Can Dogs Eat Squash?

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You might have heard a number of times that squash is helpful for dogs with an upset stomach. Yes, this yellow vegetable is best known for its ability to aid digestion.

This is why pumpkin, which is a type of squash, is often pureed and given to dogs with diarrhea. In general, squash has a nutritional content that is beneficial for digestion.

Given that it’s good for the digestion, you might be wondering if it’s fine to add squash to your pet’s regular diet. It is packed with a myriad of health benefits so why not, right? Before you do, better read this post first.

Can Dogs Have Squash?

In moderate amounts, yes, it is. All varieties of squash are safe for dogs. Regardless if it’s acorn, pumpkin, or zucchini, your dog can safely delight in them.

Squash is definitely safe for canines as long as it was cooked and prepared without the seeds and the skin. It’s actually a versatile ingredient because you can do so many recipes out of it. You can use squash for making both sweet and savory dog treats.

Squash should always be served to dogs cooked, although you can offer it to your pet plain raw or steamed. Raw squash can be harsh on the stomach because it is hard to digest. Your pooch could suffer from bouts of diarrhea if he accidentally ate uncooked squash.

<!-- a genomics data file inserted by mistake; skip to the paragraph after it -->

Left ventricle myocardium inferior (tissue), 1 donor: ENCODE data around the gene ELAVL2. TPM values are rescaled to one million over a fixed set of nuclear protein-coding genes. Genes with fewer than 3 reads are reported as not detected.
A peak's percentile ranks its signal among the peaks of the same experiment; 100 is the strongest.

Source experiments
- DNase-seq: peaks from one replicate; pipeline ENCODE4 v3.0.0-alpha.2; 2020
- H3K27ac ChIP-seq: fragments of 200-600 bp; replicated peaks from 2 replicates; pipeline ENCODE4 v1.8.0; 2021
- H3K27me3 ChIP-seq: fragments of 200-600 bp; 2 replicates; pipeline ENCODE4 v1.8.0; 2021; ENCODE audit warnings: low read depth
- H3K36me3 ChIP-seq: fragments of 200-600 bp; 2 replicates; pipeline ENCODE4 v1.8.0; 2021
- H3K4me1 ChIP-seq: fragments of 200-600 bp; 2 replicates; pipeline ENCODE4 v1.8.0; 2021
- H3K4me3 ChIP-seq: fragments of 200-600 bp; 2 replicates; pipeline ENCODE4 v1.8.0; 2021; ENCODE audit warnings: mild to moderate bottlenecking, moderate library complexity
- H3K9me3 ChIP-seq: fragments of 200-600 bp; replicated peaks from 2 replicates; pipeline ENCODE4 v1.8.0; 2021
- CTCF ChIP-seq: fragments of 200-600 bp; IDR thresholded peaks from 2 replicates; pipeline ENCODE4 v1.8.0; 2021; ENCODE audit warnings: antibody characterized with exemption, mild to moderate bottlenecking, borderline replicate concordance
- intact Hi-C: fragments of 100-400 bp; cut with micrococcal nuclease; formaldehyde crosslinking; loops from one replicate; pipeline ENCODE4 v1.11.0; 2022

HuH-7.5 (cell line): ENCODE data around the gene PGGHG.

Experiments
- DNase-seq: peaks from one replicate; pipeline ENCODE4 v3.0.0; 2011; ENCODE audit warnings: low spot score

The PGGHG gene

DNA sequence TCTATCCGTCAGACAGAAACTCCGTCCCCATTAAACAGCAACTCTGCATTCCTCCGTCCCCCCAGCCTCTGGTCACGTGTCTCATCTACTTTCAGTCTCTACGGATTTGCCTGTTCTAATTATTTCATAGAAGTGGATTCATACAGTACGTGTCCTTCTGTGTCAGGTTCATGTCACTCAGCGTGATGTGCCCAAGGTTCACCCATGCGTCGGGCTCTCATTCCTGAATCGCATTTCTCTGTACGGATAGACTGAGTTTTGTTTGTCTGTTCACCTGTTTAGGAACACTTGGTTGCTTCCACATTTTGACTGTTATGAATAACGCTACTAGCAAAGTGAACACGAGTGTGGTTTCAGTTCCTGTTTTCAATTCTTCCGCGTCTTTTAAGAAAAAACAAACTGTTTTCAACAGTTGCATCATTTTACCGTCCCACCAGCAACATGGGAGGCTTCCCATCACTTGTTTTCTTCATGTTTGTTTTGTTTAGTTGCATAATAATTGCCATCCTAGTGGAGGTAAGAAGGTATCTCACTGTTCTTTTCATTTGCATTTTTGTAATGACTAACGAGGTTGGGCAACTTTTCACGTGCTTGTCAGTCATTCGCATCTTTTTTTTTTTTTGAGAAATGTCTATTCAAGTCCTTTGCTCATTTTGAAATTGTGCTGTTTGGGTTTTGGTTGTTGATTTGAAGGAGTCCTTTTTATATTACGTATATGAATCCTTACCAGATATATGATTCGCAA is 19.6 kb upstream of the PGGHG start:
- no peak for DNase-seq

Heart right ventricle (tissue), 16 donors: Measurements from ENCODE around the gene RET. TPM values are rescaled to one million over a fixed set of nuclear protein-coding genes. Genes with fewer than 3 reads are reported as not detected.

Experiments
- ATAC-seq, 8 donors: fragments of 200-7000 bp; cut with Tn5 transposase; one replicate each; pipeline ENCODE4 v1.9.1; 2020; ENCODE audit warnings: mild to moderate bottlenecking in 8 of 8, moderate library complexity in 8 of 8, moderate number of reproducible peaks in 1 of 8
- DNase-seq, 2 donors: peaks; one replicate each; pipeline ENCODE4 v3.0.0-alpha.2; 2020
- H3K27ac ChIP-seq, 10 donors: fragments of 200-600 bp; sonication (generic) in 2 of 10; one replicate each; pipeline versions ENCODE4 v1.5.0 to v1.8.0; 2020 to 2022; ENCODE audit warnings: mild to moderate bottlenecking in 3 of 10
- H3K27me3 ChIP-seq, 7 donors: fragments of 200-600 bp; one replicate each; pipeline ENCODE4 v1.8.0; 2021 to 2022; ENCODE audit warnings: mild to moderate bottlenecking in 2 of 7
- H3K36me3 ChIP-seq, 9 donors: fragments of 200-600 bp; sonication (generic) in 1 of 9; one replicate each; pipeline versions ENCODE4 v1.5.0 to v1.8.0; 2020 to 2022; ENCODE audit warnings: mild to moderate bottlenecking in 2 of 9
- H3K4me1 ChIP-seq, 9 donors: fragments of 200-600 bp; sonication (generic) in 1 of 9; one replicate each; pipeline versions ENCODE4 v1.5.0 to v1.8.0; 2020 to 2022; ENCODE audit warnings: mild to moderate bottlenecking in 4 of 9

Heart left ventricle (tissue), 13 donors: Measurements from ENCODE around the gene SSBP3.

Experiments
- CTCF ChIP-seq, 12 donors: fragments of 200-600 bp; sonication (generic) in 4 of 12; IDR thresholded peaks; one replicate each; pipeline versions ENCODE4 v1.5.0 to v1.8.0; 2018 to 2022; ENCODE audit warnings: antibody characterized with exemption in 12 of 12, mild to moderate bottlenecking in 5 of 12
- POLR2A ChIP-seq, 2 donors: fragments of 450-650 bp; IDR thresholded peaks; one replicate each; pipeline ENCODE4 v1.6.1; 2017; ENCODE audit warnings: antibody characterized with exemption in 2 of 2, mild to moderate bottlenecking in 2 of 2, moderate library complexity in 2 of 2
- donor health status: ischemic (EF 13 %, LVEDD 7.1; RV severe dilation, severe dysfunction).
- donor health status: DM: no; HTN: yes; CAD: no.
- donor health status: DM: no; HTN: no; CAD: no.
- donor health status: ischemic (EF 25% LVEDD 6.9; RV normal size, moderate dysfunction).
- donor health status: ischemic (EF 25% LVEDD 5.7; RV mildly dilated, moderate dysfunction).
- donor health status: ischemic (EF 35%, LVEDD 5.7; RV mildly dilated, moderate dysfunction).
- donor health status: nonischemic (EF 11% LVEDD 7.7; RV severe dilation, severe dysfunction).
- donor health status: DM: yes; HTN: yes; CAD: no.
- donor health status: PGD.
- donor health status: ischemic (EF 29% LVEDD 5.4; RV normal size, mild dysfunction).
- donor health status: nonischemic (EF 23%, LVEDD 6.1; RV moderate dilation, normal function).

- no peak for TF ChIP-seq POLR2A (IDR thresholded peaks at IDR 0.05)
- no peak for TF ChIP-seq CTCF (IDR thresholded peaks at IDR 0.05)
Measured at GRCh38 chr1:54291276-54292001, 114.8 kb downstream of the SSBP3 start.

Risks of Feeding Squash to Dogs

Not all vets and pet health experts recommend pumpkin for dogs for soothing their stomachs. The Raw Feeding Advice and Support group believe pumpkin could create the opposite effect to canines because it’s given for both diarrhea and constipation.

If you are doubtful about giving pumpkin or any type of squash to your sick dog, better consult your vet first. He or she will need to check if your dog is suffering from either constipation or diarrhea before deciding to recommend some pumpkin.

What about the seeds? They are not toxic to dogs so there is no reason to panic if your pet accidentally ingested a few even in raw form. In fact, some dog owners dry squash seeds and offer them as a healthy treat. Still, most experts do not recommend doing it because a lot of the seeds can cause blockages in the digestive tract.

The Best Types of Squash for Canines

There are many varieties of squash. All of them are packed with nutrients but these are the best-tasting ones that your fur baby will surely like:

  • Acorn squash – a versatile type of squash, the acorn squash can be used in so many dishes because it can be baked, sautéed, and roasted. It is sweet and bit nutty and is often used as stuffing in many recipes.
  • Butternut squash – Can dogs have butternut squash? Yes, definitely. The sweetest variety of winter squash, the butternut is ideal for making puree and soup. It is known for its creamy and dark-orange flesh.